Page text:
September 12, 2012
Another Major File-Sharing Case Goes Against The Defendant On Appeal
The latest decision in the only other high profile file sharing case came out yesterday when the Eight Circuit Court of Appeals issued its decision in Capitol Records v. Thomas-Rasset (11-2858). Jammie Thomas-Rasset (nee Thomas) was accused of deliberately sharing twenty-four songs on the Internet via KaZaA. There were three trials, all of which concluded that Thomas-Rasset was liable resulting in damage awards of $222,000, $1,920,000, and $1,500,000 respectively. These trials were the result of the District Judge either granting a remittitur or having constitutional concerns over the amount of damages and reducing them as a consequence.
Both sides appealed the last decision by the District Court. The labels wanted to essentially vacate all of the proceedings after the conclusion of the first trial and receive a ruling that “making available” copyrighted works violated the Copyright Act. The Appellate Court stated that District Courts were divided in that conclusion. The specifics were based on an injunction issued by the District Court at the conclusion of the first trial preventing Thomas-Rasset “from infringing the recording companies’ copyrights by ‘using the Internet or any online media distribution system to reproduce (i.e., download) any of Plaintiffs’ Recordings, to distribute (i.e., upload) any of Plaintiffs’ Recordings, or to make any of Plaintiffs’ Recordings available for distribution to the public.’” Thomas-Rasset appealed the award based on constitutional grounds.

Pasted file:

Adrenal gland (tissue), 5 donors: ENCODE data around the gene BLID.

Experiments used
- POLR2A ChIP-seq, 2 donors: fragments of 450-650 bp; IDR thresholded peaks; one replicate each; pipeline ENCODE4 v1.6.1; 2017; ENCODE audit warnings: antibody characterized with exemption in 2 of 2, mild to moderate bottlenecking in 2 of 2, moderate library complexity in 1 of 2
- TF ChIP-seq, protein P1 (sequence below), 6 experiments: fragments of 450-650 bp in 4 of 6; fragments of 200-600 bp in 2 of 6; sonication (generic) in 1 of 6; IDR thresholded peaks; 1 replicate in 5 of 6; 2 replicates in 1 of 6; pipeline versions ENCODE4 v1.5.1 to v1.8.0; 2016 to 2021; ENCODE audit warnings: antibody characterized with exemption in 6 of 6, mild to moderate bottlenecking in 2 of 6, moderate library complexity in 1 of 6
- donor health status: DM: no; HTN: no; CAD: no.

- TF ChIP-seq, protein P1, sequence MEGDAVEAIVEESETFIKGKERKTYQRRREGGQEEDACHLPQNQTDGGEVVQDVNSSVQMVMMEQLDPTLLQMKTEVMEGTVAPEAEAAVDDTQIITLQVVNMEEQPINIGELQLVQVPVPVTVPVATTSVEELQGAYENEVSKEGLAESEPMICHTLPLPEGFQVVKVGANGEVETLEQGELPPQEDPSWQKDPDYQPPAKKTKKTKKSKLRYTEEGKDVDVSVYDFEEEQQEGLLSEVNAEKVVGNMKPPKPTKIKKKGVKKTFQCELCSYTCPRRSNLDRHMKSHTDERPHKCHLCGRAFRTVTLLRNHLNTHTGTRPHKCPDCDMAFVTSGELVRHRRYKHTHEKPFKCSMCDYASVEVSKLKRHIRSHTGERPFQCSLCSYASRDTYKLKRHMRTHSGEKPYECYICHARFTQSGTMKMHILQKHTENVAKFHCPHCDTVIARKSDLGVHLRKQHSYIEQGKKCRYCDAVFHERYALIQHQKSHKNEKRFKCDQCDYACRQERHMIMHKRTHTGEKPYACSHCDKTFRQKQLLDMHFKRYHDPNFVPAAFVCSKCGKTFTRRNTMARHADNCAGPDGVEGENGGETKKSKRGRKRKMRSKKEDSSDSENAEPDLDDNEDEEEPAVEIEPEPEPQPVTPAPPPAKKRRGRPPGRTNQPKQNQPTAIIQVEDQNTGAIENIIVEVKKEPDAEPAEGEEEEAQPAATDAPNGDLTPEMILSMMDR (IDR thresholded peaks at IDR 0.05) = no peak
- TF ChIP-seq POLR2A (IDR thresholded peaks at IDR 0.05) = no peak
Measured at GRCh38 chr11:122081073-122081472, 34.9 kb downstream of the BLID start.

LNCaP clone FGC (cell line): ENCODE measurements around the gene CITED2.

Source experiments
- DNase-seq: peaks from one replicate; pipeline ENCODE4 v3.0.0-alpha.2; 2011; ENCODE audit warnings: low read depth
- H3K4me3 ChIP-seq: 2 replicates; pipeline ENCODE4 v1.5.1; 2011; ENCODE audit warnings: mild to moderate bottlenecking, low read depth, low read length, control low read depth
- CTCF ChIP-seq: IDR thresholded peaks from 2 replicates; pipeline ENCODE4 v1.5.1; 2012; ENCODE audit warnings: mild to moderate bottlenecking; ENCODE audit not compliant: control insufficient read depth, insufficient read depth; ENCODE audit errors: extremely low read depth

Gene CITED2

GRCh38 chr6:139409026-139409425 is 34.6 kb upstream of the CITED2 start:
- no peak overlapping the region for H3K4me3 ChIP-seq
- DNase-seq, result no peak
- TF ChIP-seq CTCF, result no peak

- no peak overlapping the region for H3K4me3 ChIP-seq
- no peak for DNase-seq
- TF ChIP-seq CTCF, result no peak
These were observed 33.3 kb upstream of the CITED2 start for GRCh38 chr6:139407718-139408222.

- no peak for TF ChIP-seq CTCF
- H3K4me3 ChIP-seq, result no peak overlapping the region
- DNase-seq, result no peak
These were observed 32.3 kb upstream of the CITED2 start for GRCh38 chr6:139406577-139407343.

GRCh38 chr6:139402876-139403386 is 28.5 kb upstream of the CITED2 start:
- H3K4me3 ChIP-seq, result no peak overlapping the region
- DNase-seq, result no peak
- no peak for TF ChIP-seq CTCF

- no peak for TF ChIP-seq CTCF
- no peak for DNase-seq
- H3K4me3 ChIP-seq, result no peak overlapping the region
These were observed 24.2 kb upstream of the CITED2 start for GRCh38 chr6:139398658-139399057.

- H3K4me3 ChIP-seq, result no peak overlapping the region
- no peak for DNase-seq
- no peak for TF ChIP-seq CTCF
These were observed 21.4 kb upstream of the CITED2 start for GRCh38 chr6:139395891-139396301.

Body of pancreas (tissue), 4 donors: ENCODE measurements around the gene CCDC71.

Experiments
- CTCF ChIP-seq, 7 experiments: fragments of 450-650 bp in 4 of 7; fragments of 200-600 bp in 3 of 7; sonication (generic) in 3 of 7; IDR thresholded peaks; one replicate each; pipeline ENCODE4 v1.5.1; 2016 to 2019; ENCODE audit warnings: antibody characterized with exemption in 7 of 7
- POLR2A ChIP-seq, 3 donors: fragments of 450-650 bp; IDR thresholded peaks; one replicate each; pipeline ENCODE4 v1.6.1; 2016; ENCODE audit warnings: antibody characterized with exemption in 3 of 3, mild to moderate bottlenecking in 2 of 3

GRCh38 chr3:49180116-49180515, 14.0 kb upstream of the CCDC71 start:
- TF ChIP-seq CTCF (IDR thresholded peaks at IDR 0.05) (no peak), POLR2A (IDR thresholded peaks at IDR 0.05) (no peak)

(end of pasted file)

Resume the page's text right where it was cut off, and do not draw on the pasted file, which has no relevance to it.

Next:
The Court addressed the “making available” and injunction issue first, holding that the issue wasn’t properly before the Court. Nonetheless, the Court ordered the District Court to revise its injunction to include the language as an appropriate remedy, though it specifically stated that it is not deciding the issue of the statement as a violation of the Copyright Act.
Thomas-Rassett argued that even the minimum damage award available under the statutory scheme was unconstitutional. The Court did not cite the recent Joel Tenenbaum case out of the District of Massachusetts dealing with more or less the same issue. My post on that case is here. The Court cited the same precedent, St. Louis, I.M. & S. Ry. Co. v. Williams, 251 U.S. 63 (1919), with the same result. Congress has the power to set the range of statutory damages without courts interfering. Thomas-Rasset argued that the same amount multiplied by a thousand songs would result in a multimillion dollar damage award. The Court called that speculative and said such an award can be reviewed if and when it happens.
Tenenbaum’s case is headed back to the Second Circuit. Jammie Thomas-Rasset’s case will be appealed to the Supreme Court. I’m not sure if that Court has any interest in revisiting the Williams case. I’d wager certiorari will be denied, at least until a different appellate court releases a conflicting decision. [MG]